`.—(1) Regulations may provide for the making and recovery, in such manner as may be prescribed, of charges for local pharmaceutical services.

    (2) The regulations may, in particular provide for—

    (a) exemptions from charges;

    (b) the liability to pay charges to be disregarded in prescribed circumstances or for prescribed purposes;

    (c) section 122A of this Act (recovery of certain charges and payments) to apply also in relation to local pharmaceutical services (with or without modification);

    (d) section 122B of this Act (penalties) to apply also in relation to local pharmaceutical services (with or without modification).

    (3) The regulations must secure that the amount charged for any service is the same as the amount that would be charged for that service if it were provided under Part II of this Act.'.—[Mr. Denham.]

Schedule 3, as amended, agreed to

Clause 41

Application of enactments

Mr. Denham: I beg to move amendment No. 281, in page 33, line 39, leave out from beginning to end of line 2 on page 34 and insert—

    `( ) The relevant authority may by regulations make, in relation to Schedule 8A arrangements or persons providing or assisting in the provision of services under such arrangements, provision corresponding (whether or not exactly) to enactments containing provision relating to—

    (a) arrangements made under section 28C of the 1977 Act (provision of personal medical or dental services); or

    (b) pilot schemes made under Part I of the National Health Service (Primary Care) Act 1997,

    or relating to persons who provide or perform services under them.'.

The Chairman: With this it will be convenient to take Government amendments Nos. 282 and 283.

Mr. Denham: The clause is intended to provide the power to make regulations so as to apply to local pharmaceutical services other aspects of the existing legislation about PMS and PDS that are not explicitly covered in the Bill. As there is already a well-established model to follow in the NHS (Primary Care) Act 1997 and elsewhere, it does not seem necessary to go into the same exhaustive detail in the Bill. The main elements of LPS arrangements are covered in the clauses with which we have already dealt. This regulation-making power will allow us to deal with the remaining details by applying the existing model, with modifications where necessary. For example, it will allow us to extend the role of local pharmaceutical committees to representing those LPS providers who want such representation.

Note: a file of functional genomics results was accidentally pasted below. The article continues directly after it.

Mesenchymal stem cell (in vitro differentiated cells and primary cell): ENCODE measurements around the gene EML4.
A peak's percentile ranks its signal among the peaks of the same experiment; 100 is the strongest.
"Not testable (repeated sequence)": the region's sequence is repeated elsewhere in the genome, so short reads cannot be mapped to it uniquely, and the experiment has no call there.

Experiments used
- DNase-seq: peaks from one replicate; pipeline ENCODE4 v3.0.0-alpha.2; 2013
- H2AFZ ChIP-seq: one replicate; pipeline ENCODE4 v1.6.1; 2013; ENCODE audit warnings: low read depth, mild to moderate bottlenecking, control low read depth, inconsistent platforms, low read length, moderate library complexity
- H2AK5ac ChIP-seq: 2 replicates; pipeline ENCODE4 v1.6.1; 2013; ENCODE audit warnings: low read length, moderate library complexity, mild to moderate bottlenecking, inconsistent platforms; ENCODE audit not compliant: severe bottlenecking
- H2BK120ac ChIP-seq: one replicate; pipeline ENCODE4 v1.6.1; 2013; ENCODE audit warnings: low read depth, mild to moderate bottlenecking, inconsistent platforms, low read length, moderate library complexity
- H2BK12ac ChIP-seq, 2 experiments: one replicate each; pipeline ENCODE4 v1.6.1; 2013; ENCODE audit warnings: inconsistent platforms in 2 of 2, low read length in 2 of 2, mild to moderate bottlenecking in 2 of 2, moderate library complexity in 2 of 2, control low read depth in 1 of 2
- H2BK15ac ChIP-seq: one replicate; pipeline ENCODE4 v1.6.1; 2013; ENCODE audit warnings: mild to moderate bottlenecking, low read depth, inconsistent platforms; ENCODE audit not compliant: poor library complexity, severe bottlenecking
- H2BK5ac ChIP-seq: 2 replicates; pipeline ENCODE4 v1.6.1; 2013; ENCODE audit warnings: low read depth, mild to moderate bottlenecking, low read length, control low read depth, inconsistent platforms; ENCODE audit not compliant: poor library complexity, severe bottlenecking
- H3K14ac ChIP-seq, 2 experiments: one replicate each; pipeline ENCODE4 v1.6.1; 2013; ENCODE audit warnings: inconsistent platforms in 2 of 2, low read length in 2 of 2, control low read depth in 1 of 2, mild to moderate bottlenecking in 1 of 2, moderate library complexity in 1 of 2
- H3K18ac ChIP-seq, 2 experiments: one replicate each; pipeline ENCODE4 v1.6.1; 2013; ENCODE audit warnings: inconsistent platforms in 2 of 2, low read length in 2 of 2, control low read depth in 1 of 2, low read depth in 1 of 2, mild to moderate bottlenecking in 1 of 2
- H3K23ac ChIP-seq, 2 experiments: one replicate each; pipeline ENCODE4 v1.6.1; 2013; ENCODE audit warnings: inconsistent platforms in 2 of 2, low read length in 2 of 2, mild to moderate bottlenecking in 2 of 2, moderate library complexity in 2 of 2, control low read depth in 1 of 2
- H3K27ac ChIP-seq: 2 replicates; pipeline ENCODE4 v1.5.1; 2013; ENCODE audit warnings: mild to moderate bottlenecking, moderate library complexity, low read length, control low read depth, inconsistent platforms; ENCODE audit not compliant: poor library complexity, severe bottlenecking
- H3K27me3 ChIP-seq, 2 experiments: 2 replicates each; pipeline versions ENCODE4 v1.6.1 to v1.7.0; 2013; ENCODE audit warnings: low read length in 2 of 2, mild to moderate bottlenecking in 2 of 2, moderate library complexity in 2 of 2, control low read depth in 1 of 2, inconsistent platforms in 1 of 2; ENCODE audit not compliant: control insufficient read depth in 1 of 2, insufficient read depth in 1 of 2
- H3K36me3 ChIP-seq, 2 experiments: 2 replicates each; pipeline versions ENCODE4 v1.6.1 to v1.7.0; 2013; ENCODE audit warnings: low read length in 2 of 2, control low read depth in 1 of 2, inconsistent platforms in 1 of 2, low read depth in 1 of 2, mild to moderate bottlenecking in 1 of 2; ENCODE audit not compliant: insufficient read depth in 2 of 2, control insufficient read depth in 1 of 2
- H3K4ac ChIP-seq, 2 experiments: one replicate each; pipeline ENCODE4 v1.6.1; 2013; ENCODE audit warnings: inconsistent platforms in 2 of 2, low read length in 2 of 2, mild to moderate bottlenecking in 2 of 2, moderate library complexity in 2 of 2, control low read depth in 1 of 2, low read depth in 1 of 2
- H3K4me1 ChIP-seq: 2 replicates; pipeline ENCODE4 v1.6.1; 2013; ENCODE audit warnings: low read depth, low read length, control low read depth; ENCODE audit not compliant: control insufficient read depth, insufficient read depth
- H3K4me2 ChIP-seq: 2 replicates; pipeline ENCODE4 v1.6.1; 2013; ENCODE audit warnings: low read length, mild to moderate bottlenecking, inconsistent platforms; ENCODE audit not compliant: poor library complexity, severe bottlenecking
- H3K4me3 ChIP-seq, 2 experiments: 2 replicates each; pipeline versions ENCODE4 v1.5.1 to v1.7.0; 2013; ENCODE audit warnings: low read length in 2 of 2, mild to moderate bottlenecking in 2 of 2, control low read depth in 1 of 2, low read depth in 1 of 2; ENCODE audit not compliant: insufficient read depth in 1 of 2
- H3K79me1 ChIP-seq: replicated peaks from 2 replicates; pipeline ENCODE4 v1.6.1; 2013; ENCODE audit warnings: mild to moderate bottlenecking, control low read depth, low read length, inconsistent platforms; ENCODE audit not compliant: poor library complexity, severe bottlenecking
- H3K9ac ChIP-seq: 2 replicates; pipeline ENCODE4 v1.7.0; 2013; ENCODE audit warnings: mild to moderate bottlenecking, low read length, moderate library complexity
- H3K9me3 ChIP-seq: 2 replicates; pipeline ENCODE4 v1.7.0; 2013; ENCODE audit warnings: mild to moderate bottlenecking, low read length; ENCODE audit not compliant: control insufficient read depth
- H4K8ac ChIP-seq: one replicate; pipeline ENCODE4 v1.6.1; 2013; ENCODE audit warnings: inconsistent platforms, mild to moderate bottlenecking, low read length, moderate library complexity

On reflection, we concluded that the powers originally drafted did not meet our requirements. Government amendment No. 281 replaces subsection (1) with a more extensively drafted and clearer provision. Government amendments Nos. 282 and 283 make consequential changes to subsection (2). The resulting power will remain limited to mirroring legislation that applies to PMS and PDS, but it will be expressed rather differently. The amendments make it clear that the Bill covers provisions not only about PMS and PDS arrangements, but also about the people providing and performing them.

Amendment agreed to.

Amendments made: No. 282, in page 34, line 4, leave out `provision' and insert `such enactment'.

No. 283, in page 34, line 4, after `modifications', insert `, if any,'.—[Mr. Denham.]

Clause 41, as amended, ordered to stand part of the Bill.

Clause 60

Extension of prescribing rights